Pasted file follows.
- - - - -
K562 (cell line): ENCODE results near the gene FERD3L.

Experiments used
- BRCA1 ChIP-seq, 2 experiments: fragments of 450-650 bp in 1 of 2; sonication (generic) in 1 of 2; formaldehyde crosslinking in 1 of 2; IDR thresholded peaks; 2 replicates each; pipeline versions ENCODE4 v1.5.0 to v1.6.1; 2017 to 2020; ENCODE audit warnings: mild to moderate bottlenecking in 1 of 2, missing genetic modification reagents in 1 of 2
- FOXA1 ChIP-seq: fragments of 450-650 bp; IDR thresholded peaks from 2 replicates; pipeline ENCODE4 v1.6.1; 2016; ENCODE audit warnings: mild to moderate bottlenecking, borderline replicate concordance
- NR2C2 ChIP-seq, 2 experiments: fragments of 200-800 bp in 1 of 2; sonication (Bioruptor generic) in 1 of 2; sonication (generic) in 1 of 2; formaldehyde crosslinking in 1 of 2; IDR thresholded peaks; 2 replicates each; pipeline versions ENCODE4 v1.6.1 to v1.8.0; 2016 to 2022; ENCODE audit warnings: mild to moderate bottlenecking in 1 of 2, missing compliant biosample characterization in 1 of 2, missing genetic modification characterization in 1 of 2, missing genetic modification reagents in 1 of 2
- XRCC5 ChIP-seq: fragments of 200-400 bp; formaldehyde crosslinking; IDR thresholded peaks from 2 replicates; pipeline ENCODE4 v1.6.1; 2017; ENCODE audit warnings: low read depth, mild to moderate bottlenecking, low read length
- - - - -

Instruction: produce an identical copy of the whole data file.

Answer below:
K562 (cell line): ENCODE results near the gene FERD3L.

Experiments used
- BRCA1 ChIP-seq, 2 experiments: fragments of 450-650 bp in 1 of 2; sonication (generic) in 1 of 2; formaldehyde crosslinking in 1 of 2; IDR thresholded peaks; 2 replicates each; pipeline versions ENCODE4 v1.5.0 to v1.6.1; 2017 to 2020; ENCODE audit warnings: mild to moderate bottlenecking in 1 of 2, missing genetic modification reagents in 1 of 2
- FOXA1 ChIP-seq: fragments of 450-650 bp; IDR thresholded peaks from 2 replicates; pipeline ENCODE4 v1.6.1; 2016; ENCODE audit warnings: mild to moderate bottlenecking, borderline replicate concordance
- NR2C2 ChIP-seq, 2 experiments: fragments of 200-800 bp in 1 of 2; sonication (Bioruptor generic) in 1 of 2; sonication (generic) in 1 of 2; formaldehyde crosslinking in 1 of 2; IDR thresholded peaks; 2 replicates each; pipeline versions ENCODE4 v1.6.1 to v1.8.0; 2016 to 2022; ENCODE audit warnings: mild to moderate bottlenecking in 1 of 2, missing compliant biosample characterization in 1 of 2, missing genetic modification characterization in 1 of 2, missing genetic modification reagents in 1 of 2
- XRCC5 ChIP-seq: fragments of 200-400 bp; formaldehyde crosslinking; IDR thresholded peaks from 2 replicates; pipeline ENCODE4 v1.6.1; 2017; ENCODE audit warnings: low read depth, mild to moderate bottlenecking, low read length